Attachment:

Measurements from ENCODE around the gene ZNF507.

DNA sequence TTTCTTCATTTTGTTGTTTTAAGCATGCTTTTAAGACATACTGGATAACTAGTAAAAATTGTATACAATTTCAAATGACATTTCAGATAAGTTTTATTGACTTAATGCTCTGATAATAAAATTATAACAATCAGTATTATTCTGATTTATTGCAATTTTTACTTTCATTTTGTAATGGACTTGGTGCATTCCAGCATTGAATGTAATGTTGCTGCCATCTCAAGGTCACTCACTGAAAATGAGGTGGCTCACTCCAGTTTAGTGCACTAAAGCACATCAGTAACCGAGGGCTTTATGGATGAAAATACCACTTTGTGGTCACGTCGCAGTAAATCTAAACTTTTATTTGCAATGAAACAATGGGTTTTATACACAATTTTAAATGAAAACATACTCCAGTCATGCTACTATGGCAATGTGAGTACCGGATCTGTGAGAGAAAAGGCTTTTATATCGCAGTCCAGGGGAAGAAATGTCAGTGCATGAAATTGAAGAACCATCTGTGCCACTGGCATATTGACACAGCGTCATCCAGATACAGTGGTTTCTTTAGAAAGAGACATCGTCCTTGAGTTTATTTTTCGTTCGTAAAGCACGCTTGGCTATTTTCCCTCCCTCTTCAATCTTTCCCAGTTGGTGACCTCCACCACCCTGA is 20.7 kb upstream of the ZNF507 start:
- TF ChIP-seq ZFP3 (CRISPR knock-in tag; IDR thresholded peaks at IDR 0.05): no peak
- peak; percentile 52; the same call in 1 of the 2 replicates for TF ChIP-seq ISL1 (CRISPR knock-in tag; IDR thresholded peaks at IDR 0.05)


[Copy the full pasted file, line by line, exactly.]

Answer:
Measurements from ENCODE around the gene ZNF507.

DNA sequence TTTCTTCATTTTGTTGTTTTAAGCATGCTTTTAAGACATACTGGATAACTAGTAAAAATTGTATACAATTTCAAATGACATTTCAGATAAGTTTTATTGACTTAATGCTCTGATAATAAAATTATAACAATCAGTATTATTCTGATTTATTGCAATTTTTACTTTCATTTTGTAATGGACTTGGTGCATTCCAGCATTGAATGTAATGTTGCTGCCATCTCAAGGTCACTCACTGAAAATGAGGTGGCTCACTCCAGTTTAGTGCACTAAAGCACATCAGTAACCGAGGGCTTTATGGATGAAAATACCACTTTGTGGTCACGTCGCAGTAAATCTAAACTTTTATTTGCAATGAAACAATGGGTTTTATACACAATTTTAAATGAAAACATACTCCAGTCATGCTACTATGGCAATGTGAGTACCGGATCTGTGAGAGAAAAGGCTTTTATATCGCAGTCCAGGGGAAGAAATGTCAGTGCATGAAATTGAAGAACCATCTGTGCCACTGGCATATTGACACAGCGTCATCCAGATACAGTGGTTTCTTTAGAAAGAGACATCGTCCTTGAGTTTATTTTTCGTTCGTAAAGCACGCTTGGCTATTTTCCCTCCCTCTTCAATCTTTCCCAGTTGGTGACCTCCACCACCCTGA is 20.7 kb upstream of the ZNF507 start:
- TF ChIP-seq ZFP3 (CRISPR knock-in tag; IDR thresholded peaks at IDR 0.05): no peak
- peak; percentile 52; the same call in 1 of the 2 replicates for TF ChIP-seq ISL1 (CRISPR knock-in tag; IDR thresholded peaks at IDR 0.05)